Massive die-off hits fir trees across Pacific Northwest
Fir trees in Oregon and Washington died in record-breaking numbers in 2022, according to as-yet unpublished research conducted by the U.S. Forest Service.
Called “Firmageddon” by researchers, the “significant and disturbing” mortality event is the largest die-off ever recorded for fir trees in the two states.
In total, the Forest Service observed fir die-offs occurring on more than 1.23 million acres (over 1,900 square miles) in Oregon and Washington.
Oregon, however, was the hardest hit. The Forest Service observed dead firs on roughly 1.1 million acres (over 1,700 square miles) of forest in Oregon alone. This year’s numbers for the state are nearly double the acres recorded during previous die-offs.
Heavily affected areas include the Fremont-Winema, Ochoco and Malheur national forests. The Fremont-Winema National Forest in Southern Oregon was the hardest hit, according to survey data.
“We’re calling it ‘Firmageddon,’” Daniel DePinte, who led the survey for the USFS Pacific Northwest Region Aerial Survey, told a gathering of colleagues in October. “It is unprecedented, the number of acres we have seen impacted. It’s definitely significant and it’s disturbing.”
In an interview with Columbia Insight, DePinte says although his team’s results are preliminary and further analysis is needed, the 2022 Firmageddon appears to be due to a combination of drought coupled with insects and fungal diseases working together to weaken and kill trees.
Extreme heat, including last year’s record-breaking “heat dome,” is also being investigated as a possible cause.
“When a drought event comes around it basically weakens the entire forest to a point where the insects and the diseases start to work in tandem and this pushes a tree over the edge and it succumbs to mortality,” says DePinte.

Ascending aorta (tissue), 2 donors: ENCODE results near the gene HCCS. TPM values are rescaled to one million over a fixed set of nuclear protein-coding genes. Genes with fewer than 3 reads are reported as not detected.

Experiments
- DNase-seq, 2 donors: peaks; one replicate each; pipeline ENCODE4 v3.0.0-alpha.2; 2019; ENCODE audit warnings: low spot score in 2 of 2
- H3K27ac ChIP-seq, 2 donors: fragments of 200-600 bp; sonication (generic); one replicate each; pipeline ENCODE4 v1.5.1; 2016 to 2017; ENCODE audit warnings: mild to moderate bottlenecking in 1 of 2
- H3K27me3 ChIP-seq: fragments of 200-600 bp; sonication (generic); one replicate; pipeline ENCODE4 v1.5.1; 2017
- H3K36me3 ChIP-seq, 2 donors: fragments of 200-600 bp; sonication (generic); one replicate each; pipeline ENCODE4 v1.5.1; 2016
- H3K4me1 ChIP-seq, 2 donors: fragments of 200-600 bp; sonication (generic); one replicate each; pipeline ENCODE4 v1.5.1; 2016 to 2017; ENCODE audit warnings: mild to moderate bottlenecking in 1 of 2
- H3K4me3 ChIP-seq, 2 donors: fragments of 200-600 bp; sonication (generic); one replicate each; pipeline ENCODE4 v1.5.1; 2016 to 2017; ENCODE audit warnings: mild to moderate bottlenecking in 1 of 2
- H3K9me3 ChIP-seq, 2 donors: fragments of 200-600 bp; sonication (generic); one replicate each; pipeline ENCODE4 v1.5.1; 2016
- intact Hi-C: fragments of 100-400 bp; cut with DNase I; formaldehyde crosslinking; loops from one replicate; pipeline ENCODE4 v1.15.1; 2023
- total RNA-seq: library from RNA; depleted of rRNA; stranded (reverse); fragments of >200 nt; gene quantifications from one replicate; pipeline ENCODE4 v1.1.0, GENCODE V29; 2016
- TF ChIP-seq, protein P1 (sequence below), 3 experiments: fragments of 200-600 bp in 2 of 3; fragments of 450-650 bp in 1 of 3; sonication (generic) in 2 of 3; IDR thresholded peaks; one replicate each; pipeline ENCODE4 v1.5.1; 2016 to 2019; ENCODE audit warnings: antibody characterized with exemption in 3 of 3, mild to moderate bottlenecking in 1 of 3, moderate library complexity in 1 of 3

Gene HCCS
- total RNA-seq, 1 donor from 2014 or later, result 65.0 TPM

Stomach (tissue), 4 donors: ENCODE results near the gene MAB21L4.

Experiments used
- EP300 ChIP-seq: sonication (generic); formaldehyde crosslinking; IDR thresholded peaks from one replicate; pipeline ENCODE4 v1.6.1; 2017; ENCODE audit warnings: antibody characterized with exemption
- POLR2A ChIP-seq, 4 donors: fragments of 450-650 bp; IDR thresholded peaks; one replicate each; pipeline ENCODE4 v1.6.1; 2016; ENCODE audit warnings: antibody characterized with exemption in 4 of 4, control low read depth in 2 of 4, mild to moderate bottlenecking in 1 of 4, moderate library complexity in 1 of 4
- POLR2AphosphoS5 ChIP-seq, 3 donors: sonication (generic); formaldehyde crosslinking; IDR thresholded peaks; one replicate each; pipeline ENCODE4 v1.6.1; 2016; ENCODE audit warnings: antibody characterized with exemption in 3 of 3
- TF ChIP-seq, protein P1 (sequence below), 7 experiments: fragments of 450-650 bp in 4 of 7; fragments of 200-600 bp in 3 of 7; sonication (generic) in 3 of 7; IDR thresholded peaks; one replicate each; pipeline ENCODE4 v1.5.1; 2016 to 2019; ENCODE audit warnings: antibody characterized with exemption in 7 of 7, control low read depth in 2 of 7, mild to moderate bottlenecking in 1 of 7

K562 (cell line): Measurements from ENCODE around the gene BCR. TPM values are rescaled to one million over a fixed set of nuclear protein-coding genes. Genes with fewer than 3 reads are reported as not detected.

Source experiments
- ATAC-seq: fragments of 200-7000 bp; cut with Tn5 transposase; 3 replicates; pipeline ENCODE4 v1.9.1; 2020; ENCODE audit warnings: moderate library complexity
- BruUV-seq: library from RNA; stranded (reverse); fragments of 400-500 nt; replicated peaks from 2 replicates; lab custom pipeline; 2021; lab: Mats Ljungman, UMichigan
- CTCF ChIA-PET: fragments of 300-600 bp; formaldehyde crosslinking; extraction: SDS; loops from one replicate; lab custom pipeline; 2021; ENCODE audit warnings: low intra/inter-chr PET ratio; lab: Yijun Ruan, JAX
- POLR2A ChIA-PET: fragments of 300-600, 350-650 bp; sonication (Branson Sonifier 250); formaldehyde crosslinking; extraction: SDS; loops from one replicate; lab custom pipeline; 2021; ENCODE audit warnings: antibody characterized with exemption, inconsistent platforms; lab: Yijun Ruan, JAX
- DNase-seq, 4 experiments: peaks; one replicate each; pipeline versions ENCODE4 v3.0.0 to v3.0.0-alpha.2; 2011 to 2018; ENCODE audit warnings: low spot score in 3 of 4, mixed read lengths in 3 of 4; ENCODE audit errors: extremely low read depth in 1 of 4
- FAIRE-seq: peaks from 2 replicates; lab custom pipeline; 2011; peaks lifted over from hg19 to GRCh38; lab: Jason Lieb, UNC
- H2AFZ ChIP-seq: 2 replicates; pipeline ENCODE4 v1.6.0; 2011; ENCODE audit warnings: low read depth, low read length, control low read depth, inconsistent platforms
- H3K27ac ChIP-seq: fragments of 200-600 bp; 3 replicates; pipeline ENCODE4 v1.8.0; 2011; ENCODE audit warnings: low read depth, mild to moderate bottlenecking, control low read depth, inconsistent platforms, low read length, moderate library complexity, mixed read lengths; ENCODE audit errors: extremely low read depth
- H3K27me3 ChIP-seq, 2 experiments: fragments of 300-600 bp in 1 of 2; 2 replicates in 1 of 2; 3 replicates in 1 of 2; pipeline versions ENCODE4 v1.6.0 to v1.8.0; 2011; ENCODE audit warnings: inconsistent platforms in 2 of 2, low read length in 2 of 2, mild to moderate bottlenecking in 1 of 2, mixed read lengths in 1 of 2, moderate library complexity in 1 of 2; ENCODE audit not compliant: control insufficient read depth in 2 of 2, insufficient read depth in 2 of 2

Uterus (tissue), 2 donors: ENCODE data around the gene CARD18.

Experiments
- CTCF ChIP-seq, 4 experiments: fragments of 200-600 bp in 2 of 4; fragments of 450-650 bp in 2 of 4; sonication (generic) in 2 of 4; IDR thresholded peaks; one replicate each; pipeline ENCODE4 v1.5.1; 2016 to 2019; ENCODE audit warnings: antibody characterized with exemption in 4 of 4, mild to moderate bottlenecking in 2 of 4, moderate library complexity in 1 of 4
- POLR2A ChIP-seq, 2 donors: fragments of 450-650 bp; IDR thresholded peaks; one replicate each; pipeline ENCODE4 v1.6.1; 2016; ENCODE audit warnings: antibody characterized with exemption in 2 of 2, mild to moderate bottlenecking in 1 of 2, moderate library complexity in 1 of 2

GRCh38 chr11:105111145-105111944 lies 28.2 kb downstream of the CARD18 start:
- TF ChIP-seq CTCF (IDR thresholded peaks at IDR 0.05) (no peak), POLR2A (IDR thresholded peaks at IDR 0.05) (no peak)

What’s noteworthy about Firmageddon isn’t just the total area impacted. It’s the number of dead trees within that space.
In some areas as much as 50% or more of fir trees are estimated to have died.
These “severe” die-off’s occurred in forests from the Oregon/California border northward, according to survey data.
Surveys of forests were conducted using a combination of fixed-wing aircraft, helicopters, drones and satellite imagery.
The surveys were primarily conducted, as they have been for decades, using an airplane flying 1,000 feet over forested land.
DePinte and his team surveyed forests on federal, state and private lands, adding up to a total of roughly 69 million acres (over 100,000 square miles) in Oregon and Washington.
Small sections of California and Idaho, where national forests spill over the state borders, were also surveyed.
The Oregon Department of Forestry and Washington Department of Natural Resources also participated in the effort.
Although fir die-offs have been recorded as far back as 1952, when surveys began, this year’s Firmageddon dwarfs all previous records.
The USFS did not conduct aerial surveys in 2020 due to social-distancing rules around Covid-19.
Firmageddon, as the researchers define it, appears to be limited to so-called “true fir” trees; trees in the genus Abies.
The Pacific Northwest’s leading timber crop, Douglas fir (Pseudotsuga menziesii), is not in the genus Abies and is not considered to be a true fir.
Die-offs were recorded for grand fir, white fir, red fir, noble fir and the hybrid Shasta red fir.
The largest mortality was observed at lower elevations where grand fir and white fir are plentiful.
White fir was the hardest hit species, according to survey data.
Although true firs are experiencing their worst die-off on record, Douglas fir is having a die-off of its own, though on a comparatively smaller scale.
The USFS survey estimates that 450,000 acres (over 700 square miles) of Douglas fir have experienced some level of mortality in Oregon, with the majority of this occurring in southwestern Oregon.
Washington is also seeing a die-off of Douglas fir with roughly 230,000 acres (nearly 360 square miles) impacted.
The level of Douglas fir die-off within the areas affected isn’t considered “severe.” The USFS defines “severe” as 50% or more of the trees within an area having died.
However, the extent of the die-off in terms of total area is concerning, according to DePinte.